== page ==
HITRECORD ON TV is Joseph Gordon-Levitt’s updated take on the variety show, extended from his popular online production community hitRECord, which features open collaboration among artists, writers, photographers, musicians, and basically any other creative type you can dream up. Each episode will feature standout segments created by the site’s everyday contributors.


(video) Watch Gordon Ramsay Compete With The Swedish Chef, "Iron Chef"-Style
When you park in Chef Gordon Ramsay’s spot at a food truck fair, the heat is on. And in an all-new Muppisode, debuting exclusively on BuzzFeed, the Swedish Chef of Muppets fame learns that the hard way.


BBC Two Commissions Follow-Up to Twenty Twelve
has planned a follow-up to the BAFTA-winning comedy Twenty Twelve with the newly commissioned W1A. Hugh Bonneville plays Ian Fletcher, the ex head of the Olympic deliverance commission, who is now taking on the role of head of values at the BBC. The series is not envisioned as a sequel to Twenty Twelve, but rather will feature new situations and characters but with the same comedic DNA. John Morton writing.

Foxtel orders Tasmania mystery
Australia’s Foxtel has commissioned a mystery drama set in Tasmania from Porchlight Films, with BBC Worldwide handling international distribution. The Kettering Incident (8×60’), which follows the disappearance of two girls in identical circumstances 15 years apart, is receiving funding from Screen Australia.

The Oz agency has also announced support for various other TV and film projects, including The Secret River (2×90’), which follows an emancipated English convict who stakes a claim on land owned by a clan of Aboriginal people in 1810. It is based on a Kate Grenville novel and stage play and is being produced by Ruby Entertainment’s Stephen Luby for ABC-TV. ABC Commercial holds the international rights.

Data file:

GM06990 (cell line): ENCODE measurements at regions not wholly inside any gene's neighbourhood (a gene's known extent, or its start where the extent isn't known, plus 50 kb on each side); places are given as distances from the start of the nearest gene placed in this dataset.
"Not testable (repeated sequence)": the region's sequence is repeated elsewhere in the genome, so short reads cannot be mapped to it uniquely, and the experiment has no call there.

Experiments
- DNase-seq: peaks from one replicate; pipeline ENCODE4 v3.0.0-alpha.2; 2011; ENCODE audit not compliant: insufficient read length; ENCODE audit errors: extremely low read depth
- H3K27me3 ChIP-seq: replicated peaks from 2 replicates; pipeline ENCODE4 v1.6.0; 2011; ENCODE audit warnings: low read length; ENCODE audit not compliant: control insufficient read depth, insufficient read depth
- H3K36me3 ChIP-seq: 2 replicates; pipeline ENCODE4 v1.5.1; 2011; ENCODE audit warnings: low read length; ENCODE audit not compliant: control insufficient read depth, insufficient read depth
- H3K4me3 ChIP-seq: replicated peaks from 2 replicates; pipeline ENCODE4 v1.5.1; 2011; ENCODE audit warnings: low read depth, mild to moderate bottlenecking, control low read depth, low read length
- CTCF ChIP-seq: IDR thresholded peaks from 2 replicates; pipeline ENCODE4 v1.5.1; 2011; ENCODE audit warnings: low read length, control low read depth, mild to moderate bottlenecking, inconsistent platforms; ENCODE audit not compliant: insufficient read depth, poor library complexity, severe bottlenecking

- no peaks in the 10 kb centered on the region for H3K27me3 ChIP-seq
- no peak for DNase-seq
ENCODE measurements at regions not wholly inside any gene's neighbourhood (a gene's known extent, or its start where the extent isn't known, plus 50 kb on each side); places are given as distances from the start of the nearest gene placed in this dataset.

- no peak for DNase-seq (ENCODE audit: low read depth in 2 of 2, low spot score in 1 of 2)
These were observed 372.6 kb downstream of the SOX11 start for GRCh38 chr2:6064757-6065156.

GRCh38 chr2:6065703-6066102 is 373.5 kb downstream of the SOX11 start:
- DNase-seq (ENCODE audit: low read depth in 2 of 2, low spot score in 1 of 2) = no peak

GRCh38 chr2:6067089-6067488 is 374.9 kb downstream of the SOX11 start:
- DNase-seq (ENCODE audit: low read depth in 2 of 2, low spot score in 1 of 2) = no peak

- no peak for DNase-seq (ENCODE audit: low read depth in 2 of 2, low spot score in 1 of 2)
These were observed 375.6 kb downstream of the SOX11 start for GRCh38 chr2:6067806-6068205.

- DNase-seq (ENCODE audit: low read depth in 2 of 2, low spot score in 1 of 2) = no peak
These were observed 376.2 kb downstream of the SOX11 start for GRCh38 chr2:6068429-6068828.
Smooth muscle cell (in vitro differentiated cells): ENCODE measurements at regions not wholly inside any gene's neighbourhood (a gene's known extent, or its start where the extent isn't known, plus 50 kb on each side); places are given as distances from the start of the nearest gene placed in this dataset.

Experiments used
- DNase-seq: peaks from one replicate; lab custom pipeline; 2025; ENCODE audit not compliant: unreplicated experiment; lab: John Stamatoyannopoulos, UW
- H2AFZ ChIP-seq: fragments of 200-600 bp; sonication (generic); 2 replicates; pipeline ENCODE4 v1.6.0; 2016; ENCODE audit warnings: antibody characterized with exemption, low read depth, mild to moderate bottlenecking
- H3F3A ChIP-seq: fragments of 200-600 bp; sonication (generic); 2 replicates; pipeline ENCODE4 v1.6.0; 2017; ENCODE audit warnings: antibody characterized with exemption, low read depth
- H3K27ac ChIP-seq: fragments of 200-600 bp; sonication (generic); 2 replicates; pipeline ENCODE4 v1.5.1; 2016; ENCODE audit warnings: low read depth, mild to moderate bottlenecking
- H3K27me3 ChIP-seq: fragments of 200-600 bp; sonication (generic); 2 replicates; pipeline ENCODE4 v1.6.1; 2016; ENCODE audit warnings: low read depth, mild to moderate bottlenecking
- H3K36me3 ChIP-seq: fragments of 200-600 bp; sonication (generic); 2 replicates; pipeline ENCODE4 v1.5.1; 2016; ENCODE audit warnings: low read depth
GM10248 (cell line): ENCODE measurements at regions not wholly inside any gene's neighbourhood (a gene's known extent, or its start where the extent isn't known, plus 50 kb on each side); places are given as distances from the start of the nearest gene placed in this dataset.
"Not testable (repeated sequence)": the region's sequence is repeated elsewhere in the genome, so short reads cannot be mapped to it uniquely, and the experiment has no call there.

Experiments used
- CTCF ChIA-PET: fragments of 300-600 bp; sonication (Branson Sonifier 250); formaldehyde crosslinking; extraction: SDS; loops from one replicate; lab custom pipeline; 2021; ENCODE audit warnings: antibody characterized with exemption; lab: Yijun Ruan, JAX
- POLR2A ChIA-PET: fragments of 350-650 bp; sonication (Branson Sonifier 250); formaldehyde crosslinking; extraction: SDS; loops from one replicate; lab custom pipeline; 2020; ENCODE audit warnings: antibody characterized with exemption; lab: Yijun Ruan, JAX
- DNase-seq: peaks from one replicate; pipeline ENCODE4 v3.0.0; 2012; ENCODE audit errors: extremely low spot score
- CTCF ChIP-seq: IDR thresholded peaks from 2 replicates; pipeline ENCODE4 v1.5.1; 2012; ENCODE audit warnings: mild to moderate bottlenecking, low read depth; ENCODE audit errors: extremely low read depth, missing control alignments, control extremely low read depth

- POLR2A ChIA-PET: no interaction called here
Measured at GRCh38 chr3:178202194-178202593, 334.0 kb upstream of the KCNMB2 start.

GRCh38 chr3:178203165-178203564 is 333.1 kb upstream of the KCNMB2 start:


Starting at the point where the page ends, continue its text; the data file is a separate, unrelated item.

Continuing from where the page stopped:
Playmaker Media is making Hiding (8×60’), a drama for ABC about a Gold Coast criminal who, with his dysfunctional family, enters witness protection and finds himself in a strange city with a new identity. ITV Global Entertainment is handling international sales.


Variety: Where Does ABC Stand Inside the Magic Kingdom?
By any measure, these are boom times for the Magic Kingdom. Disney’s investments in boldface brands like Marvel and Pixar are paying the expected dividends, as Lucasfilm undoubtedly will in quarters to come. ESPN is a money-minting machine, even if the margins are getting squeezed by higher sports programming costs. But ABC is a different beast. The broadcast network has been on a roller coaster ratings-wise throughout Disney’s nearly 18-year tenure as its owner. There have been persistent rumors in recent months that Disney is poised to shop its remaining O&Os. All of this talk makes Disney-ABC insiders crazy.


U.K. Government Ups Film Tax Credit for Big Pix
The U.K. government is to increase the tax credits for bigger-budget pics, which will benefit many Hollywood movies. The government will make relief available at 25% on the first £20 million ($32.7 million) of qualifying production expenditure, and 20% thereafter, for both small and large budget films, from April 2014.

Why TV Programming Costs Are Growing
Expenses are up, but so is revenue as splashes like the networks’ $3.1 billion NFL deal and Fox’s new cable channels reveal a fresh battleground — says one analyst, "It’s becoming more expensive to attract a viewer." Analysts believe the spending is evidence of the old adage: You’ve got to bet big to win big, and the TV sector is where to place bets these days. Notes Sanford C. Bernstein analyst Todd Juenger, "Content spending is increasing but for now is being immediately offset by revenue."